The reauthorization of the Higher Education Act has sparked debate about alternative education programs for states. Policymakers are currently convening to explore ways in which schools can be incentivized to improve rather than be forced to improve, regarding title IV funding. Both sides of the aisle are interested in investing in non-traditional learning models, with a greater focus on outcomes vs. access to education.

Competency-based programs have been around since the 1970s, but have evolved with a greater emphasis on mentorship, tracking of progress (metrics), and focus on integration with current workforce trends. Currently, the federal government has approved waivers to allow for financial aid for students in competency-based programs, while growth of these models continue to increase in higher ed institutions across the nation.

We met with Ray McNulty, veteran educator, administrator, and education reform expert, to answer some common questions about how to develop metrics for monitoring competency-based programs:

Q: First off, how does this system work?

A: Instead of measuring learning by hours spent in the classroom, a competency-based learning system measures student learning by the level of understanding a student has for a certain subject. Students progress at their own pace, and only advance to the next lesson or course if they have mastered that specific set of skills, better preparing students for career and college readiness.

Q: Is the value proposition of competency-based model enough to disrupt the current traditional model for learning?

A: The education system we see today was built through a proficiency-based model. Unfortunately, the proficiency-based model doesn't actually measure what a student can do. Students move on with the rest of the class even if they haven't fully understood a concept, meaning they can graduate with a B average, not having mastered the course content. A competency-based model has a higher standard for student learning, and both pure online learning and a blended model of online and instructor-led learning allow for competency-based programs to work. If implemented, students could come out of school with full mastery of sets of skills based on their chosen area of study, which would be much more attractive to employers, and better prepare students for real jobs. This new model is linked to what having a job in the workforce is like; it prepares students to work until the job is done, and done well. Competency education also takes advantage of sophisticated and flexible blended and online learning environments, so students can enjoy a personalized and convenient learning experience. So yes--in theory, the value proposition of this model should be enough to disrupt the current system. However, we have several road-blocks to overcome first before meaningful policy in support of scaling up this model can be fully supported.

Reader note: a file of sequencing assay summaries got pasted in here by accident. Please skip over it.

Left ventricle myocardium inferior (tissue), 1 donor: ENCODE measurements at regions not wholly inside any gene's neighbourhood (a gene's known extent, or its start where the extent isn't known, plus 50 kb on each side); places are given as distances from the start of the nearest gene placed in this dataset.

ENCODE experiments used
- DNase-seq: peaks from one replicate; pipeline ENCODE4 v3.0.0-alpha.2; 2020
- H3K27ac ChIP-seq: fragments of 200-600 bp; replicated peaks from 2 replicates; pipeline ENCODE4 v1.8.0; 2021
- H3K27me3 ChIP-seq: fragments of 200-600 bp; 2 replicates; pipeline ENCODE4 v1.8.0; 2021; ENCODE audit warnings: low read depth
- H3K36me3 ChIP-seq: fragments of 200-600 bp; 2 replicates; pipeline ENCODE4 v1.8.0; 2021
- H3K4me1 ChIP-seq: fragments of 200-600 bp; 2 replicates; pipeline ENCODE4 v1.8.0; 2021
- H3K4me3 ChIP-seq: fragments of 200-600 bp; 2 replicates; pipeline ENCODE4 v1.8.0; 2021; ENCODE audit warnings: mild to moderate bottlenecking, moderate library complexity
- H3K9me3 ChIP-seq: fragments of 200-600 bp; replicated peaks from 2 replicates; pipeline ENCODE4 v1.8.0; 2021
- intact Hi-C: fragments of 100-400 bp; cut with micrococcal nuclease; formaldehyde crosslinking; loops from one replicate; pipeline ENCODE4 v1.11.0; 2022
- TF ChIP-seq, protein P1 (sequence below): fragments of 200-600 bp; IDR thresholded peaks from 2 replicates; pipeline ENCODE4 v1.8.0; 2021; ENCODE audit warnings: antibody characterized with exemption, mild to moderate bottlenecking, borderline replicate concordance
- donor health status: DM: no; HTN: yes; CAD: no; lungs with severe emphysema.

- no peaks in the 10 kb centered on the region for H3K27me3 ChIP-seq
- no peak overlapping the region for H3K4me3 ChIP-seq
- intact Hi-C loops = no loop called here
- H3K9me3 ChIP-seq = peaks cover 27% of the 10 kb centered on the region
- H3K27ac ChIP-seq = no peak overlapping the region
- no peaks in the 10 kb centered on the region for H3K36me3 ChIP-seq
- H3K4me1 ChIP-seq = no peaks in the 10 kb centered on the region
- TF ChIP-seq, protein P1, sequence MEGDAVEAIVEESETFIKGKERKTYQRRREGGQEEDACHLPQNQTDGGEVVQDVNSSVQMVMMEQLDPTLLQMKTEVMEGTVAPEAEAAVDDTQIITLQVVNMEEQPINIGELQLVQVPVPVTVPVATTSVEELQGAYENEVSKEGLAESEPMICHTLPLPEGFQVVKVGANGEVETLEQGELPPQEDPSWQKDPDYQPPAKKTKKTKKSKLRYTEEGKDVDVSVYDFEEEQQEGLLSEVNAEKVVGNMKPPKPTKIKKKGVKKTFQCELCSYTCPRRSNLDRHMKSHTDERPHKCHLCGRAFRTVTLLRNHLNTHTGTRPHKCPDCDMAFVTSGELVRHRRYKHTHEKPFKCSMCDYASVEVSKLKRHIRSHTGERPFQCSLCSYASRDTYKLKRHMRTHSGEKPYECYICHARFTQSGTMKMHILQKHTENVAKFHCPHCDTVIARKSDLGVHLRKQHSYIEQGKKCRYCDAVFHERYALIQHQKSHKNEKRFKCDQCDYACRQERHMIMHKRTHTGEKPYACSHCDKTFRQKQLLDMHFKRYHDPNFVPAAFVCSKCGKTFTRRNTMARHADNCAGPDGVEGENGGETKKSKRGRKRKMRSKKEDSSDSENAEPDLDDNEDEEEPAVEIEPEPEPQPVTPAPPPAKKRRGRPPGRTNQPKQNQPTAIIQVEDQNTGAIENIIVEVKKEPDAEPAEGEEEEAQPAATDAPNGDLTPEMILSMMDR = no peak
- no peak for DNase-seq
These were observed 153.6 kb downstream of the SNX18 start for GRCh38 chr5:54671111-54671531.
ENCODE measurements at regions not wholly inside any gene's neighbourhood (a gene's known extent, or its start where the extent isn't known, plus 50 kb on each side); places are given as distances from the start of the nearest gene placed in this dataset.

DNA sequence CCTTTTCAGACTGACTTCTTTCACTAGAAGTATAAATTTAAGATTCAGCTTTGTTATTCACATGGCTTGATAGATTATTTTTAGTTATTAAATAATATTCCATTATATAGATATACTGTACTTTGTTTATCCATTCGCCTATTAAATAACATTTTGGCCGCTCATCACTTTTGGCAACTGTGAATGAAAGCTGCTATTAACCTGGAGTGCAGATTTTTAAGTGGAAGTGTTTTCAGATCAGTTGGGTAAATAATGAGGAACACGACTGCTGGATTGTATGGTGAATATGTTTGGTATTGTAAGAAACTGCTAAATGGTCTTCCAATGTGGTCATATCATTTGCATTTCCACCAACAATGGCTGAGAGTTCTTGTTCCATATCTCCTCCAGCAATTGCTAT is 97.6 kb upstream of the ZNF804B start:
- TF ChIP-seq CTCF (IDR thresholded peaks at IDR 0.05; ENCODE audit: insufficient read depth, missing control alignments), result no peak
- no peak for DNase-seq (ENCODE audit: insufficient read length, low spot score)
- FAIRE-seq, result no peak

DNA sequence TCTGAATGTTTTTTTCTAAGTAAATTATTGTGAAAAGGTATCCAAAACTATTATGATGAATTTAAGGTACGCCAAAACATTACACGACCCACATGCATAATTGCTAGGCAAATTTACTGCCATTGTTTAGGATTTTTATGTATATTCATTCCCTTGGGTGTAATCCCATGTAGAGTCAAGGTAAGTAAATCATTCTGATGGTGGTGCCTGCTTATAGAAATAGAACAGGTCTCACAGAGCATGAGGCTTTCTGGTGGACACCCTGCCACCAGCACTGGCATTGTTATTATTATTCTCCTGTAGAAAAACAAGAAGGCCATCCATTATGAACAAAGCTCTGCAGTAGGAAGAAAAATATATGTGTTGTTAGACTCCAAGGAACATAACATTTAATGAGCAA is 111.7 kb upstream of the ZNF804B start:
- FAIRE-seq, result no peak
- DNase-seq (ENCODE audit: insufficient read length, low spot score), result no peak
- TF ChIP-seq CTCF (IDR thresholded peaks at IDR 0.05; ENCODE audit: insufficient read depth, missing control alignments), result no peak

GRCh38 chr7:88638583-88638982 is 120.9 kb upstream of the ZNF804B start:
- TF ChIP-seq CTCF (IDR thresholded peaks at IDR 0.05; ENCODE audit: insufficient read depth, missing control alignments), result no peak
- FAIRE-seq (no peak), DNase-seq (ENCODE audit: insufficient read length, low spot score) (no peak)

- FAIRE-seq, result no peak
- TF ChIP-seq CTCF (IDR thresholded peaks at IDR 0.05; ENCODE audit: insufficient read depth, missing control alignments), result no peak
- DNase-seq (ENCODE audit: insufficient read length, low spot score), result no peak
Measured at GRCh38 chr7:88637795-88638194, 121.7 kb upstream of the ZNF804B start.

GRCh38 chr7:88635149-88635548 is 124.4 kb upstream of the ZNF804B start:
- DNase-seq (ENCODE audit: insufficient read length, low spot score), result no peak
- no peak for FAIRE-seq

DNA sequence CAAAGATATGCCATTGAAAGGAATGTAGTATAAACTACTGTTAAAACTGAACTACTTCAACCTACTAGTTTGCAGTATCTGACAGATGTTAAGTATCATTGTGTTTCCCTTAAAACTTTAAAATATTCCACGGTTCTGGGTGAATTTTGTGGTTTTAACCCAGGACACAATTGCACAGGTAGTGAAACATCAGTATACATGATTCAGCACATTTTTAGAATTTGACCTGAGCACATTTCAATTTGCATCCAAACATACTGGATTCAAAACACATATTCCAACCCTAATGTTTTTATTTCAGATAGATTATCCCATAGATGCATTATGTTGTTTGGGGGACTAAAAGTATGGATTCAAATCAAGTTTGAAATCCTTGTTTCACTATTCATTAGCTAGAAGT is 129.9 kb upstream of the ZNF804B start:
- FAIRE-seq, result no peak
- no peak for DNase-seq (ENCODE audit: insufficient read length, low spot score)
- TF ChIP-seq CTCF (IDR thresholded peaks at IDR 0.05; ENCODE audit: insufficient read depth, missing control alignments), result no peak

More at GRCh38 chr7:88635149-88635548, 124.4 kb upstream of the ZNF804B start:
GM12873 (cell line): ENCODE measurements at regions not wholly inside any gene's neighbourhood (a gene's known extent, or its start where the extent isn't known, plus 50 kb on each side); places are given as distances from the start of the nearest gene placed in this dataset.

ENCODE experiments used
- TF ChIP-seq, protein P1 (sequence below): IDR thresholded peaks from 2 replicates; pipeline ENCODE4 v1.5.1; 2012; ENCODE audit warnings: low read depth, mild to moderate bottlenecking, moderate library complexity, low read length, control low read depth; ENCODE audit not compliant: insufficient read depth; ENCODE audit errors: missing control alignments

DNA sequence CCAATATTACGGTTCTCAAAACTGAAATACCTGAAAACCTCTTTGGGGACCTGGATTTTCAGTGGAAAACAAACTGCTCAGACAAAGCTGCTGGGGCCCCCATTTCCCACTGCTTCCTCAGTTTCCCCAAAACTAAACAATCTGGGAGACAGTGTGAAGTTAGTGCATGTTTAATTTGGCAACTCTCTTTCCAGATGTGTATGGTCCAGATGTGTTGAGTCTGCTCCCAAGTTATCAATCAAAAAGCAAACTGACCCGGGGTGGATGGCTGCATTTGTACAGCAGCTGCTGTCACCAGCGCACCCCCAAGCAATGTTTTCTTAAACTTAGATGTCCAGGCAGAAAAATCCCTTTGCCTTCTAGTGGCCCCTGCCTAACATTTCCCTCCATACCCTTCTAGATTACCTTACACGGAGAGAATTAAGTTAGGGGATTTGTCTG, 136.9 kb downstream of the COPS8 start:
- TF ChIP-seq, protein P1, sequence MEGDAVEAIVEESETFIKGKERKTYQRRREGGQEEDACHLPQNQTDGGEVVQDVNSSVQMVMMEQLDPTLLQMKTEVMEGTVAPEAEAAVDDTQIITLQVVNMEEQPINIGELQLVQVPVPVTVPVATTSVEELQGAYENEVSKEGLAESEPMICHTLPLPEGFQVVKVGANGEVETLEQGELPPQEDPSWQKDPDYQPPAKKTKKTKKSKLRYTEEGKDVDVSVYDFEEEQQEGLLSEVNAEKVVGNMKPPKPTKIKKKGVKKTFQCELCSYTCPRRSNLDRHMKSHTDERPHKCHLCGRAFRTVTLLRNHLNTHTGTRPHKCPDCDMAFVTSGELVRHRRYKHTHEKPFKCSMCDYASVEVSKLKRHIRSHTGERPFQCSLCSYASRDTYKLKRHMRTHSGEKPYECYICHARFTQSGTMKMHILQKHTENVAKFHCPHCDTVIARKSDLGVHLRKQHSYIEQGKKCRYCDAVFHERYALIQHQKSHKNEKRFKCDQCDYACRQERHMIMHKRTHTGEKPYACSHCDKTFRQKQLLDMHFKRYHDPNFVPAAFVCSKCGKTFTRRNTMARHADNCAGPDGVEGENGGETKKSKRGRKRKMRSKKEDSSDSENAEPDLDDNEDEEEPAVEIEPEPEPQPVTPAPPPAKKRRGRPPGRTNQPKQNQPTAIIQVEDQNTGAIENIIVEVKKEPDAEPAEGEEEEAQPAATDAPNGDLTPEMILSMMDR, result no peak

Q: Indeed, competency-based programs will need federal funding. The big questions is, how can the government, states, and school districts monitor and measure outcomes within existing regulatory structures?

A: First of all some of the assessment structures in place today to monitor student work will need to change, because they are time-based and ignore the individual needs of the student. Competency-based learning is all about a system of instruction, assessment, grading and reporting where students show mastery based on demonstrations and assessments of their learning rather than the amount of time they spend studying the material. The strength of competency-based educational programs is that they encourage accelerated learning among students who master academic materials quickly while providing additional instructional support time for students who need it.